Pillars of electromobility
The transition to electromobility is essential if the climate goals set by the German government for the transport sector are to be achieved. This also includes a well-developed charging infrastructure.
By 2030, some 15 million electric cars are expected to be on Germany’s roads. This is the ambitious target set by the German government to reduce greenhouse gas (GHG) emissions in the transportation sector by 48 per cent compared to 1990. At the beginning of 2022, there were just under 1.2 million electric vehicles (EVs), including plug-in hybrid models, according to the Federal Ministry for Digital and Transport (BMDV). More than 300,000 EVs were added in the first half of 2022 alone.
A 2021 survey of 400 electric-car drivers conducted by the ADAC revealed that among the most important expectations are continued expansion of the number of charging points, simplification of the steps involved when charging and the availability of functional and reliable fast-charging points. The ever-present range anxiety was still a cause for concern for 23 per cent of respondents. With its “Charging Infrastructure Master Plan II”, the German government has made the expansion of this infrastructure a priority. It comprises 62 measures designed to promote electromobility in Germany.
Charging Infrastructure Master Plan II
In addition to measures to expand the infrastructure, the master plan therefore also addresses the need to simplify the payment process. In short, charging is to become as simple and normal as refuelling is today. The plan specifies that charging-point operators must in future offer a contactless payment process using credit and debit cards. This will eliminate one potential problem for electric-car owners. That’s because until now, at some public charging points, it has only been possible to pay with the charging card of the respective provider. A nationwide charging infrastructure that meets demand is another important goal of the master plan. To this end, the Federal Ministry of Digital and Transport (BMDV) would like to examine the putting out to tender of an estimated 5,000 additional public fast-charging sites from the end of 2023 on the basis of a demand analysis.
“Charging must be possible absolutely everywhere, without detours and long waiting times – at home, at work and along long-distance routes.”
Charging Infrastructure Master Plan II of the German Federal government
Comparing e-mobility around the EU
In other European countries, too, the charging infrastructure is a potential bottleneck for the fast expansion of e-mobility. This was the finding of a study conducted by LeasePlan, which examined the preconditions that must be met in 22 EU countries for the switch to e-mobility to be a success. Germany ranks 8th overall and is consequently upper mid-table in this international comparison. The best performers were Norway, the Netherlands and the United Kingdom. These countries are already a step ahead in respect of electromobility – for example, in terms of the number of charging stations in relation to the total population and the number of EVs registered.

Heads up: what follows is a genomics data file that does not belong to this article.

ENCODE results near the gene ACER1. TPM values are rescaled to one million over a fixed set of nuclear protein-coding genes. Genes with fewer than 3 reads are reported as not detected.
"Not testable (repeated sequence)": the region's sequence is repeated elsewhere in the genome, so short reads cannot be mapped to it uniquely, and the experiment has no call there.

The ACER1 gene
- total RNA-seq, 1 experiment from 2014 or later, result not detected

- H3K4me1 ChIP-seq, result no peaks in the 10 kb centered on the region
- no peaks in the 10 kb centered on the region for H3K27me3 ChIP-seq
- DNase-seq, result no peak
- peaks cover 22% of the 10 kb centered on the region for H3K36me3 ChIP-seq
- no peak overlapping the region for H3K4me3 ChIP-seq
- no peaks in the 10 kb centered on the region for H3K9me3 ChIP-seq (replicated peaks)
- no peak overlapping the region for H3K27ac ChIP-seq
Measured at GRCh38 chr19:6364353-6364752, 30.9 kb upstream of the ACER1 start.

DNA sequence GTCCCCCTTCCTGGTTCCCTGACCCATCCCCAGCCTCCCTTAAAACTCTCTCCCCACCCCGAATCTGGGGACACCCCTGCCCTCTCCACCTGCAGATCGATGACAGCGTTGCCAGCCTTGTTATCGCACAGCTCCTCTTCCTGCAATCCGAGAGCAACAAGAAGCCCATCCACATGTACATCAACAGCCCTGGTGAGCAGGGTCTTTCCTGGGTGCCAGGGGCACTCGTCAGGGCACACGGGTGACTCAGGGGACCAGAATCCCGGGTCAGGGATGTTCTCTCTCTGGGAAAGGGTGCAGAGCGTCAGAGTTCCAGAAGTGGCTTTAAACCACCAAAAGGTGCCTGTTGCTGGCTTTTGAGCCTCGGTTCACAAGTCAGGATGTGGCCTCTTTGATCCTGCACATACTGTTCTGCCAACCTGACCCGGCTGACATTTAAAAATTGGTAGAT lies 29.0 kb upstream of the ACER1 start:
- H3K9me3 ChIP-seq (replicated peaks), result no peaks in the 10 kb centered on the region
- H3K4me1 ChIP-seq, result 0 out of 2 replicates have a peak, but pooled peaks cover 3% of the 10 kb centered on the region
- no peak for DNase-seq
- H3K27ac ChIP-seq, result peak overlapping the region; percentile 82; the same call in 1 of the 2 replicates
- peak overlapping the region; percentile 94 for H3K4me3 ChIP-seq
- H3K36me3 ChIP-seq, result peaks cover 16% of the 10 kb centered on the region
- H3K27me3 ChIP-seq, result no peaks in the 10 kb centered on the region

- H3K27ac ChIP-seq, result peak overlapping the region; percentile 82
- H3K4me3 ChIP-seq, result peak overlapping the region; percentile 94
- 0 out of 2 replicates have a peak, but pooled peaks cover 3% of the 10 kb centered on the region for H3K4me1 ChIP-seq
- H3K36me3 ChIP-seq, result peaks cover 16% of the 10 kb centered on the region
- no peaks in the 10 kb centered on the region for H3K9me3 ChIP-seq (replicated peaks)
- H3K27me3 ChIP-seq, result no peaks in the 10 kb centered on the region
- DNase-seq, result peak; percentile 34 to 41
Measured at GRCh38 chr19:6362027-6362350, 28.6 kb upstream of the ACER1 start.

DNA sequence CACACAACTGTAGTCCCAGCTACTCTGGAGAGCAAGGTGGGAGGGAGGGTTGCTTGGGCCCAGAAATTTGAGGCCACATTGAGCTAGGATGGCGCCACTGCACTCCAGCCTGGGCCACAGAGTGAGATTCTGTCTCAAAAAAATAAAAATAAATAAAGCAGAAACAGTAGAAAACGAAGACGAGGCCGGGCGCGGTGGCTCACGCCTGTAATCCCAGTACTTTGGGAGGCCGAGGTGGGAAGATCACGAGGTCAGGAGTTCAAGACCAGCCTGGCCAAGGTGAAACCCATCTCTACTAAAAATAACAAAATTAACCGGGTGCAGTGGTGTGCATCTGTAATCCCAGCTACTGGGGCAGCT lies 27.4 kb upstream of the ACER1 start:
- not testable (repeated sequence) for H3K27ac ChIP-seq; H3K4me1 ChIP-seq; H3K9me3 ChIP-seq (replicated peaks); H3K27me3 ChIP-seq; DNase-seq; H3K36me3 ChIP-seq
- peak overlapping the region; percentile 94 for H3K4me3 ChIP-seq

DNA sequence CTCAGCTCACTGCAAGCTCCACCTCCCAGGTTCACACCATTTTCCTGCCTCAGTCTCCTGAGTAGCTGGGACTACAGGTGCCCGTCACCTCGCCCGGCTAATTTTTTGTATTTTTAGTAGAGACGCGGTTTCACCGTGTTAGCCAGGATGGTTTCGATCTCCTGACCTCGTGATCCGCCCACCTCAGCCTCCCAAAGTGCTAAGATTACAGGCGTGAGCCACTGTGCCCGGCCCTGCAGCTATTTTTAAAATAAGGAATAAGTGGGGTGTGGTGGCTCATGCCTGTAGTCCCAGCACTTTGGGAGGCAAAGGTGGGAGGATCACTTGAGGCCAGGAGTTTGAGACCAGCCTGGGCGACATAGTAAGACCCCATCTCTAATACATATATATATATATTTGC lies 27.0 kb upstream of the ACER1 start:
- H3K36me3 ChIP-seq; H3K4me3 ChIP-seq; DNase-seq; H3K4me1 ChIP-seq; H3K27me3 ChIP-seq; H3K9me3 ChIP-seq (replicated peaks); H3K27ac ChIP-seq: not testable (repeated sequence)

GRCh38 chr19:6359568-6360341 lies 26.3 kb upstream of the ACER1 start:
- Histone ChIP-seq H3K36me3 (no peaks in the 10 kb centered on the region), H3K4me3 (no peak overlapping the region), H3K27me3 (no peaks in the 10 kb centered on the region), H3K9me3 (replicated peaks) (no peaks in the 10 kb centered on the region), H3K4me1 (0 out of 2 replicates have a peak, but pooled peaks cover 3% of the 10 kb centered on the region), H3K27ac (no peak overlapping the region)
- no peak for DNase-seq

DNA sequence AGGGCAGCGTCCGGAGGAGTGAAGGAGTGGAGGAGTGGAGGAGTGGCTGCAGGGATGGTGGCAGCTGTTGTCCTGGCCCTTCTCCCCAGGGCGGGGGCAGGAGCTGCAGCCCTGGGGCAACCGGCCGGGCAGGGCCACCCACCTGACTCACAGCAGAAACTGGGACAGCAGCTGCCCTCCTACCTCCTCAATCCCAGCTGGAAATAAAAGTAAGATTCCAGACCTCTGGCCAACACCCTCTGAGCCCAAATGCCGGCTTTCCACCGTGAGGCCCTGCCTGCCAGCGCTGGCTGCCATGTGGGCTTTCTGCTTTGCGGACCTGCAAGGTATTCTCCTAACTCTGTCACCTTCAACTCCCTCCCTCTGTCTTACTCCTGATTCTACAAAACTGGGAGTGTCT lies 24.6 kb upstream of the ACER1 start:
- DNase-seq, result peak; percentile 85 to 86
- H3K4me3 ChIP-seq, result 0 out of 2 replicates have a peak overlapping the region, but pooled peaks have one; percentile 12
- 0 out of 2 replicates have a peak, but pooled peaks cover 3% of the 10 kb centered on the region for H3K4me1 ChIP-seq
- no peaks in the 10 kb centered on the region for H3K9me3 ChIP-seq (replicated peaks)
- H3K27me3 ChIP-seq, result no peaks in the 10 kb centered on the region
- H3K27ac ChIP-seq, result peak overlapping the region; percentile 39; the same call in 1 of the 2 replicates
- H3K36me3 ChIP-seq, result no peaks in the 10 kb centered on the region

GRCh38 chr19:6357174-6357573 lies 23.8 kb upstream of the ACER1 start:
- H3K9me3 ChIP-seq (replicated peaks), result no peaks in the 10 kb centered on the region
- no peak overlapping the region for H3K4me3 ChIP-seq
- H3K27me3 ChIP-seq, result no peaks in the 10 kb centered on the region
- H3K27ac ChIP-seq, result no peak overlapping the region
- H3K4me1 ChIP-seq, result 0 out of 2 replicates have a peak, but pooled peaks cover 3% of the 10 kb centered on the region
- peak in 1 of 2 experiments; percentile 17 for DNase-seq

Initiatives and alliances
With respect to expanding Germany’s charging infrastructure, one significant challenge is to mediate between the federal government, the federal states, the local authorities, the cities, the automotive industry and the energy industry. The National Centre for Charging Infrastructure plays a central role in this. On behalf of the BMDV, it coordinates and manages activities to expand the country’s charging network. Its responsibilities include identifying needs, coordinating current funding programmes and providing on-the-ground support to communities.
Involvement and commitment of industry
To speed up the transition to electromobility, the private sector is also putting its weight behind cooperative ventures. One example of this is IONITY: this joint venture of the European automotive industry is working on a Europe-wide fast-charging network. Members include BMW, Ford, Hyundai, Mercedes, VW, Audi, Porsche and BlackRock, one of the world’s largest asset management firms. With an additional investment of EUR 700 million, the plan is to operate around 7,000 charging points at up to 1,000 locations by 2025. This is no longer just about charging points. In this context, Dr Marcus Groll, COO at IONITY, emphasizes: “Whether it’s covered charging stations or charging parks with cafés, restaurants or stores attached – in future, we want to offer our customers more convenience.”
EnBW charging parks enable EVs to be charged for a range of up to 250 miles within 20 minutes, depending on the vehicle
EnBW, one of Germany’s largest electricity suppliers, is also pushing ahead with the expansion of the charging infrastructure. By its own account, the company operates the largest charging network in Germany, Austria and Switzerland and offers access to a total of more than 300,000 charging points in 16 European countries. The company plans to build 2,500 fast-charging sites by 2025 – possibly together with an investor, according to media reports.